To what extent do you agree with Foucault that we live in a ‘disciplinary society’?
Foucault’s belief that the social control in disciplinary pervades all elements of life and there is no escape from this type of control. Michel Foucault is not a Freudian, a Marxist, a structuralist, a phenomenologist, a sociologist, or a historian, but his work draws on ideas and assumptions and methods from all of these areas or disciplines. Rather, Foucault, like Derrida and Freud, is the founder of his own ‘school’ of thought.
Michael Foucault born in 1926 was best known for his critical studies of social institutions. He entered the Ecole Normale Superieure in 1946 and over the past thirty years he has made an enormous influence over criminology. Foucault was not only a philosopher and an intellectual but also a political positivist. Three influences are particularly important in Discipline and Punish: Nietzsche, Structuralism and Foucault’s political activism.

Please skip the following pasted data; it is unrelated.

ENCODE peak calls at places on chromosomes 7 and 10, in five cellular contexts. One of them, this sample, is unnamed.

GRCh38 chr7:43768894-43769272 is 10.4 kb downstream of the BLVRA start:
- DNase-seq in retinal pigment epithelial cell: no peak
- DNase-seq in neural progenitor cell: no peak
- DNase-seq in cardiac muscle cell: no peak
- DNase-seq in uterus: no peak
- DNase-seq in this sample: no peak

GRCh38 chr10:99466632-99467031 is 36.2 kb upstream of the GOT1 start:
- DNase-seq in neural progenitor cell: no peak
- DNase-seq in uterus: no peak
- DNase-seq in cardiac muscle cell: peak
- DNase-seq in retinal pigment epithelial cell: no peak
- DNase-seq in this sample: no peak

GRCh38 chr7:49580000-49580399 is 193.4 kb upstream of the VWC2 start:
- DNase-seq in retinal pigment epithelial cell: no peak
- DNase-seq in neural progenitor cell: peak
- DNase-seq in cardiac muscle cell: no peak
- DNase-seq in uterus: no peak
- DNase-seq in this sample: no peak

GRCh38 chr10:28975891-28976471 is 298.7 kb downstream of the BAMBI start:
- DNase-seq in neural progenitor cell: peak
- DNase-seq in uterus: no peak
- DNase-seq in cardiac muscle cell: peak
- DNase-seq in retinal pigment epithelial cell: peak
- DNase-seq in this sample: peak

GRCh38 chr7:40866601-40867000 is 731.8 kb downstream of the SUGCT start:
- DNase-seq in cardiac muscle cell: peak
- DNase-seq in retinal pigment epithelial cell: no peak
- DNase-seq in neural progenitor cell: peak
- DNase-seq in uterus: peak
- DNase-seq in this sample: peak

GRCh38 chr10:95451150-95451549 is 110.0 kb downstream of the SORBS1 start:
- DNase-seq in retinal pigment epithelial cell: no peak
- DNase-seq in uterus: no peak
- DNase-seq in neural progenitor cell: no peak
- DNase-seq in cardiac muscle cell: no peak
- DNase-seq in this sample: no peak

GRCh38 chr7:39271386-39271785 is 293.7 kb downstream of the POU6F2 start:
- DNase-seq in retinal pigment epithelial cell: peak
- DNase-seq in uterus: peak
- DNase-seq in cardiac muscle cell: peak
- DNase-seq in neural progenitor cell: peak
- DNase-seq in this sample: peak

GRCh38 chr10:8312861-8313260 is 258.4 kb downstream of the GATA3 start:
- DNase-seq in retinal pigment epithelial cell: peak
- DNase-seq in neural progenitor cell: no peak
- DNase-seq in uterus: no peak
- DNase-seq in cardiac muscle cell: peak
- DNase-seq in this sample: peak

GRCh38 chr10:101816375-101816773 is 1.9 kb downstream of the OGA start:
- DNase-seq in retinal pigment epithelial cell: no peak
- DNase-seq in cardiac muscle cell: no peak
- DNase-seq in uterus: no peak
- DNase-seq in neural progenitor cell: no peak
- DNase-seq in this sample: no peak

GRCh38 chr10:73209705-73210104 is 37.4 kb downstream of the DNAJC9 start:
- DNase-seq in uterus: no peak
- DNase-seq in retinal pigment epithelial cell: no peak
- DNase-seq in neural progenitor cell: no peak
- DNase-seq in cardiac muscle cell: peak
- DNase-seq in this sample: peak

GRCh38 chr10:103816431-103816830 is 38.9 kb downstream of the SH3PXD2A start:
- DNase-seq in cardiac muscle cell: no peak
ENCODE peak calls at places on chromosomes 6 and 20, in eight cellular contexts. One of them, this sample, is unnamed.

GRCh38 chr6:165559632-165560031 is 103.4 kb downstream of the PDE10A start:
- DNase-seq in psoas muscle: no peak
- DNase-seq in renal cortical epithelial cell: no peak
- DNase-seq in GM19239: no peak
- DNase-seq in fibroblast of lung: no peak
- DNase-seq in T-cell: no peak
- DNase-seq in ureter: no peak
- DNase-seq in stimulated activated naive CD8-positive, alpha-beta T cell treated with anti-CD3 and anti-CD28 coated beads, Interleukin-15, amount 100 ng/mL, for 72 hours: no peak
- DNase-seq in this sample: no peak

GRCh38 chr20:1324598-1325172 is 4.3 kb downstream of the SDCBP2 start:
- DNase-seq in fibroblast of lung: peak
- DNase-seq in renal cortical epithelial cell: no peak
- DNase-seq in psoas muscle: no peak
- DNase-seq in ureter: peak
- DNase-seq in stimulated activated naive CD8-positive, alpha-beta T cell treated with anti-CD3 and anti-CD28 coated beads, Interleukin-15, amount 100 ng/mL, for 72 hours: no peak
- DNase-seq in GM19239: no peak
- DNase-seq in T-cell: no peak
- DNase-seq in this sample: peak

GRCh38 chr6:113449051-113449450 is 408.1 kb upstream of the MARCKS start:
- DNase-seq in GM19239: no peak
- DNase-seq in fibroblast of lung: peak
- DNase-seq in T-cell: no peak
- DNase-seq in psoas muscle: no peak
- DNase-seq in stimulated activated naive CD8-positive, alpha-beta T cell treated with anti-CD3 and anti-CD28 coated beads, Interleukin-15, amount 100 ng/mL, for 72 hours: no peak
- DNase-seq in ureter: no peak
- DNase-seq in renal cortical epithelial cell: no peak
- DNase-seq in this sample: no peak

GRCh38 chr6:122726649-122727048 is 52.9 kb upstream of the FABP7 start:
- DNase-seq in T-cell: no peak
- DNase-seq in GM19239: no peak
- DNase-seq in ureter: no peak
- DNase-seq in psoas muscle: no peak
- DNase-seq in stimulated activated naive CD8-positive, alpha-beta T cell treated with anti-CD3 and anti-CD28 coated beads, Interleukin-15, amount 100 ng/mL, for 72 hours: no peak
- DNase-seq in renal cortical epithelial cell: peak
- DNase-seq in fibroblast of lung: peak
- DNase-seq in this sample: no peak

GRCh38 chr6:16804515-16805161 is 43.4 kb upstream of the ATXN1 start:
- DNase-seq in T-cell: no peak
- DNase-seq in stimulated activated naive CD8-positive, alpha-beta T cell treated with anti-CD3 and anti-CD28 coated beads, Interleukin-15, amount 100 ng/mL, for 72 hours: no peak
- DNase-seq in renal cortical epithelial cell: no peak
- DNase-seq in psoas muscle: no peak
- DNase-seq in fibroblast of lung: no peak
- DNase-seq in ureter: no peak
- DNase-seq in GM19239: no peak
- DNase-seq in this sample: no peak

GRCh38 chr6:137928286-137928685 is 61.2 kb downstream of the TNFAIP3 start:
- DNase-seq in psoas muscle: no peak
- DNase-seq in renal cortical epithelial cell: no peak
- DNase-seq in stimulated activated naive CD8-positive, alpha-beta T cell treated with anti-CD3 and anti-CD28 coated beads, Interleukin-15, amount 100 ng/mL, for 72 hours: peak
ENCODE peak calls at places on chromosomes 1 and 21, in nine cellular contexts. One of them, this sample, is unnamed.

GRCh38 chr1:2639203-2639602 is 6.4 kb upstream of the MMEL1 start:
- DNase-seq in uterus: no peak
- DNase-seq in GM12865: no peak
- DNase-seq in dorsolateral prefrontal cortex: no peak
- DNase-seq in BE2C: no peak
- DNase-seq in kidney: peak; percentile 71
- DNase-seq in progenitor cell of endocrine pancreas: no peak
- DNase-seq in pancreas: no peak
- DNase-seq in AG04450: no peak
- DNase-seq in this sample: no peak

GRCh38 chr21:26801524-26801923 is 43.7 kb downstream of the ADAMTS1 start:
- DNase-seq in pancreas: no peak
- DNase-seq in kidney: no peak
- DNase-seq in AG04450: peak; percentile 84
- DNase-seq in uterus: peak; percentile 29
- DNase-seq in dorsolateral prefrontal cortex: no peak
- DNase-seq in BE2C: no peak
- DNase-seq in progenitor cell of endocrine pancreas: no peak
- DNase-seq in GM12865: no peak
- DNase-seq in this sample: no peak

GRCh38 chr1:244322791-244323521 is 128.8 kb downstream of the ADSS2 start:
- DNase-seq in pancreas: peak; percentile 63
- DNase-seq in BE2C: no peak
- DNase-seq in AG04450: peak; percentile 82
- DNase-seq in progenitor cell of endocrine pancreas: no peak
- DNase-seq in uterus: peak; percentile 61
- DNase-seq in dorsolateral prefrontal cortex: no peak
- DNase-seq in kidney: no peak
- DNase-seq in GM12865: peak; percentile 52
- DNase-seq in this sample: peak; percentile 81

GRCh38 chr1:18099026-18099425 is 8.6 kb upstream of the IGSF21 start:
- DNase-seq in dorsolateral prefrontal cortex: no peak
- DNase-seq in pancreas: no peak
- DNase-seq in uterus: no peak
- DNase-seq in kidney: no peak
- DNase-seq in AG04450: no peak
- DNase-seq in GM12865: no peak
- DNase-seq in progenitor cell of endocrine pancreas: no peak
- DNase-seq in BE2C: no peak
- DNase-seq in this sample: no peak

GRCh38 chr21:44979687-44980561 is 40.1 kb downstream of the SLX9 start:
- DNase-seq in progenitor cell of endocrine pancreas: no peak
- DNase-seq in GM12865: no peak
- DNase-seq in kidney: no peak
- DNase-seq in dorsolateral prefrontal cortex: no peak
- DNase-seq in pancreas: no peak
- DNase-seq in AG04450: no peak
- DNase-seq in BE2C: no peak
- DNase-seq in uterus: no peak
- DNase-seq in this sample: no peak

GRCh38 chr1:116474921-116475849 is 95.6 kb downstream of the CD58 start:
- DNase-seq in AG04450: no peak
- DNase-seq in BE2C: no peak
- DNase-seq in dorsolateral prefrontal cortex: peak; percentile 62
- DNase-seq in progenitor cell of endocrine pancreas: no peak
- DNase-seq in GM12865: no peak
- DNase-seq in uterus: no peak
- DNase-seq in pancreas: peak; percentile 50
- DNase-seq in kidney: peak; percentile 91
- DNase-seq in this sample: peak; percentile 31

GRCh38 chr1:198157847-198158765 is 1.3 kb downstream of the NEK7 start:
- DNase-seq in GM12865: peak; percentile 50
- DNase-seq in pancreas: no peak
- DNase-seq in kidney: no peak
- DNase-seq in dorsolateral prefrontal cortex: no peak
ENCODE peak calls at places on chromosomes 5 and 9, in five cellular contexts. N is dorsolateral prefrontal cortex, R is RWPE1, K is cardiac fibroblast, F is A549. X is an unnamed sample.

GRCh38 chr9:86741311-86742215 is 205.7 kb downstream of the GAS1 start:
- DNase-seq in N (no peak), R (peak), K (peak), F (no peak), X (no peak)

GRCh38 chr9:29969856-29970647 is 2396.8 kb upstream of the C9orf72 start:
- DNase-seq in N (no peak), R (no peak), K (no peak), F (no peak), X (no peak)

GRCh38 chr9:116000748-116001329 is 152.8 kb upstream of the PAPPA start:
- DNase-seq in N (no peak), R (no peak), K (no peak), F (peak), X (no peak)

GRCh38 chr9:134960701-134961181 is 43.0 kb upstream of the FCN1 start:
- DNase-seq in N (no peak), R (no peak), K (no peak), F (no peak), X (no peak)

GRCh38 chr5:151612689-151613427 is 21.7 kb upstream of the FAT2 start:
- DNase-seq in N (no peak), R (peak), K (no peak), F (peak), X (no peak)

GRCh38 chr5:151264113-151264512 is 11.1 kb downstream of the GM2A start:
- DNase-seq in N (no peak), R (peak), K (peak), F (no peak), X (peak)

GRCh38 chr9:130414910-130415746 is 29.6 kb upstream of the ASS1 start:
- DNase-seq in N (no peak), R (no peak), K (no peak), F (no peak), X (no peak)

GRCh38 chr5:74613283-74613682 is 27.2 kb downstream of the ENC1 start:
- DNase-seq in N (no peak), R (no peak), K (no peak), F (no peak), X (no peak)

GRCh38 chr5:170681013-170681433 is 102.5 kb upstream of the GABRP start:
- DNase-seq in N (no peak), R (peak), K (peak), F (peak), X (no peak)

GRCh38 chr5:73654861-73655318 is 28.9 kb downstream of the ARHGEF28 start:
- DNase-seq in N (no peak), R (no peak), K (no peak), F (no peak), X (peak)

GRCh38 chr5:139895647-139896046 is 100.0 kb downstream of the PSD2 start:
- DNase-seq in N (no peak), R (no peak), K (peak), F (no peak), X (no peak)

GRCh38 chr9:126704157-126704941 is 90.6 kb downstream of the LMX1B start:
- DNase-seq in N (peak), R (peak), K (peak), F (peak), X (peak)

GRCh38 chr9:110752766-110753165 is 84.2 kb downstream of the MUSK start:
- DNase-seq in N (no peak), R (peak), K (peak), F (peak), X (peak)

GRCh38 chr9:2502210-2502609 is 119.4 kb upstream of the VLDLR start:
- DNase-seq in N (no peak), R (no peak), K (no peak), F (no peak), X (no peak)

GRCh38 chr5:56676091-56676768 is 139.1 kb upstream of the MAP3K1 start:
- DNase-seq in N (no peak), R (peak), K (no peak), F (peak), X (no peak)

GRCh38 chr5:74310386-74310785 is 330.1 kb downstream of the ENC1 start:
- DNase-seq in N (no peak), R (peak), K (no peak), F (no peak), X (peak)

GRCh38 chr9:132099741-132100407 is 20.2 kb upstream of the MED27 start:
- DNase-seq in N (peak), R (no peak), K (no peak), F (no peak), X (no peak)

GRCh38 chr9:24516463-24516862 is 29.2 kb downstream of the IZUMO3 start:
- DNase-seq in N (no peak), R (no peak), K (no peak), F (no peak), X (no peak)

Foucault credited Nietzsche with freeing him from the ‘’prison’’ of Hegelian philosophy and the existentialism and Marxism of Sartre. Nietzsche’s philosophy emphasized the coming crisis of religion and morality and his deep-felt hostility towards religion. It seems that he was the first philosopher to argue that ‘’God is dead’’. The concept of genealogy is Nietzsche’s main legacy to Foucault. Foucault had always detached himself of being a ‘structuralist’ but many critics have linked him to the work of structuralist thinkers like, Levi-Strauss, Jacques Derrida, Roland Barthes. Michael Foucault was also immensely influenced by the French campaign for prison reform (GIP). He visited prisons in France and America which drove him to write Discipline and Punish. However his book wasn’t just a theoretical adaptation of prisons, but an explanation of the conditions and structures of the places he visited due to the operation of power in the society.
Discipline and Punish is a history of the modern penal system....